Title text: Every computer, at the unreachable memory address 0x-1, stores a secret. I found it, and it is that all humans ar—SEGMENTATION FAULT.
This comic is about a play on the dual meaning of the word “pointer”. Cueball is playing a computer game in the comic, but he seems to be stuck. So he asks Black Hat for a few tips (“pointers”) to get unstuck again. Black Hat wants to be annoying, so he spits out a couple of (seemingly random) 32-bit hexadecimal addresses, which are “pointers” in a programming language. These pointers are used to access a certain location in the computer's memory in order to fulfill a task. Cueball is then annoyed at Black Hat for not answering his question.
A segmentation fault, as referred to in the title text, is a result by accessing invalid memory addresses. If you define a pointer to an invalid address, then try to access the memory location associated with it, you could end up with this exception. The hexadecimal address 0x-1 is one of those invalid access pointers, because it should contain more accurate numbers for a valid 32-bit hexadecimal address.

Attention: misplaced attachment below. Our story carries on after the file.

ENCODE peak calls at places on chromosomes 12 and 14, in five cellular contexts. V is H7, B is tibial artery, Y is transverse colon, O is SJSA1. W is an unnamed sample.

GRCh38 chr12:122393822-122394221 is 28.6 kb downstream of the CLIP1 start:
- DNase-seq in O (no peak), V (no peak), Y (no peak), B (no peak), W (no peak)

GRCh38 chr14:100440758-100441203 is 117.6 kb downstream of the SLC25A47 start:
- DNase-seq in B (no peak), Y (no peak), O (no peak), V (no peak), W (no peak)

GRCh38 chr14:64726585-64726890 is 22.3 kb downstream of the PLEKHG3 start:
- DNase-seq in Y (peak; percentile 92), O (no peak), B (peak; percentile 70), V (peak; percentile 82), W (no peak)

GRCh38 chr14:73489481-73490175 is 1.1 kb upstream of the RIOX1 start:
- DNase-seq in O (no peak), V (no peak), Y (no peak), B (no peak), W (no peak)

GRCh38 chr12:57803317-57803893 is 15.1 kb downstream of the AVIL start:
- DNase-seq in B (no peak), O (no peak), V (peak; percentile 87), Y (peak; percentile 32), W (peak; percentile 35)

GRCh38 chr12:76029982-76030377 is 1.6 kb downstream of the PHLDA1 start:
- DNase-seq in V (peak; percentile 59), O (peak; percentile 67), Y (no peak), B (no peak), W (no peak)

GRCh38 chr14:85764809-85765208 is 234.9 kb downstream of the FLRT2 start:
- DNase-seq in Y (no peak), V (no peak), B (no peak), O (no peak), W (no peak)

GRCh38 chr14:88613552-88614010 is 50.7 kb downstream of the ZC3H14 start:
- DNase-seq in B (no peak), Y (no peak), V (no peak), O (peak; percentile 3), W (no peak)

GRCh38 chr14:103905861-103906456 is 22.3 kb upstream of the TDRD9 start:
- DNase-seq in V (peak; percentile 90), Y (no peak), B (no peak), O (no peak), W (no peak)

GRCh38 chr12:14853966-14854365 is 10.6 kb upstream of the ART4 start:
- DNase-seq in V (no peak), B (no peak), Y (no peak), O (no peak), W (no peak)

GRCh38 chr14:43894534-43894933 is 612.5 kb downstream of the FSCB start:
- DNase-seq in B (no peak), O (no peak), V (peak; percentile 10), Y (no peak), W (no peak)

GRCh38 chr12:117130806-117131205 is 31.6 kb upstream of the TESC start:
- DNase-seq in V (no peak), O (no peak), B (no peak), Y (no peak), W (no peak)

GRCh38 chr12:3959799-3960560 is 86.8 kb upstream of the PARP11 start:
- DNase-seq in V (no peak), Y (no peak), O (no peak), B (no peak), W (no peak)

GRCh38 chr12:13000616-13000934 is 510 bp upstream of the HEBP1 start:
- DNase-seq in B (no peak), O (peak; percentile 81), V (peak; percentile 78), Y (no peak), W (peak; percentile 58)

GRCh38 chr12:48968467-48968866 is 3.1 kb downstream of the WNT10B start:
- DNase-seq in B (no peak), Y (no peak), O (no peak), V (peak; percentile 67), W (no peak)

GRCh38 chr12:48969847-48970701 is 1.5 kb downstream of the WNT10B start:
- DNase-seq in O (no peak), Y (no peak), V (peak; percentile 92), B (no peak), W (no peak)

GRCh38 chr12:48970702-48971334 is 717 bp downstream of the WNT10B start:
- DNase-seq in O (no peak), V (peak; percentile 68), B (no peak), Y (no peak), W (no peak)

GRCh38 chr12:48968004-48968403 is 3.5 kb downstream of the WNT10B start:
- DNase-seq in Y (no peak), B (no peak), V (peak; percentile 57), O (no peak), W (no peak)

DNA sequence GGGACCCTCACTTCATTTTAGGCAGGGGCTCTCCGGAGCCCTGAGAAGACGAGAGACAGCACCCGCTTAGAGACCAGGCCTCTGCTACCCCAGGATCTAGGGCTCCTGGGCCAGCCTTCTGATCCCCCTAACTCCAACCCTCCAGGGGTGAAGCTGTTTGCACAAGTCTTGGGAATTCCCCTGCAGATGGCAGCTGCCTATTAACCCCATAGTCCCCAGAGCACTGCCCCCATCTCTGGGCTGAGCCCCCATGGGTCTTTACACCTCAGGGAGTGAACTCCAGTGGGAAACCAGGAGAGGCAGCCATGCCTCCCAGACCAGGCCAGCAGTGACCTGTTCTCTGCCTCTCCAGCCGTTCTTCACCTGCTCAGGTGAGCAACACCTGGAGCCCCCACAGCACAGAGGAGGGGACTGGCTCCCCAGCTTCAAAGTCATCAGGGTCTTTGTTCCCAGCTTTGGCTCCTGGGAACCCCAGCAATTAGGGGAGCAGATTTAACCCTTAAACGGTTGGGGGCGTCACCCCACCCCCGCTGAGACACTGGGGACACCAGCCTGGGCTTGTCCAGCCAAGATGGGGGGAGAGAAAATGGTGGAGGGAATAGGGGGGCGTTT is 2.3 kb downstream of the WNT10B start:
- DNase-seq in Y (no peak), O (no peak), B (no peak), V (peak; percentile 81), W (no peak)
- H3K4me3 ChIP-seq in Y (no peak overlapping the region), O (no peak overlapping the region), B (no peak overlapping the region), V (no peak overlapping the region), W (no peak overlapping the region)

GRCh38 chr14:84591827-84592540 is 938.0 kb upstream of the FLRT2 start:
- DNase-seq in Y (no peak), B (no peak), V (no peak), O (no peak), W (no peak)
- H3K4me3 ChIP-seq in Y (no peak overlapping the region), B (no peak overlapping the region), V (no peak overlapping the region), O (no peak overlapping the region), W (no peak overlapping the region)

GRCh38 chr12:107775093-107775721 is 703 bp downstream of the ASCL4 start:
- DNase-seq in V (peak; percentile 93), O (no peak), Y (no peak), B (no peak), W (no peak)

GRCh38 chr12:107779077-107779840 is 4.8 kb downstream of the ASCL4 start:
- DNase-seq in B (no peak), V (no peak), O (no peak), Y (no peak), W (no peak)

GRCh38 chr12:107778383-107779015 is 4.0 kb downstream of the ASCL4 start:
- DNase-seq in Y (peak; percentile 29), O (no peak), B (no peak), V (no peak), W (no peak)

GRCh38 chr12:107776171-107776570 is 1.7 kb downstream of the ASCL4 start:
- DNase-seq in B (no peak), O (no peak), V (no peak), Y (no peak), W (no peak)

The ending letters of the pointers are spelling, reading top to bottom, the word ACE. As Cueball is playing a game Black Hat could be additionally saying he's an ace of that game.
- [Cueball is playing a video game, with Black Hat standing behind him.]
- Cueball: Man, I suck at this game. Can you give me a few pointers?
- Black Hat: 0x3A28213A 0x6339392C, 0x7363682E.
- Cueball: I hate you.
- The "pointers" given are interesting in that all the bytes are printable ASCII characters. In this case (and assuming network byte order), ":(!:", "c99,", and "sch.". It is also interesting that the values that are followed by punctuation each end in that punctuation.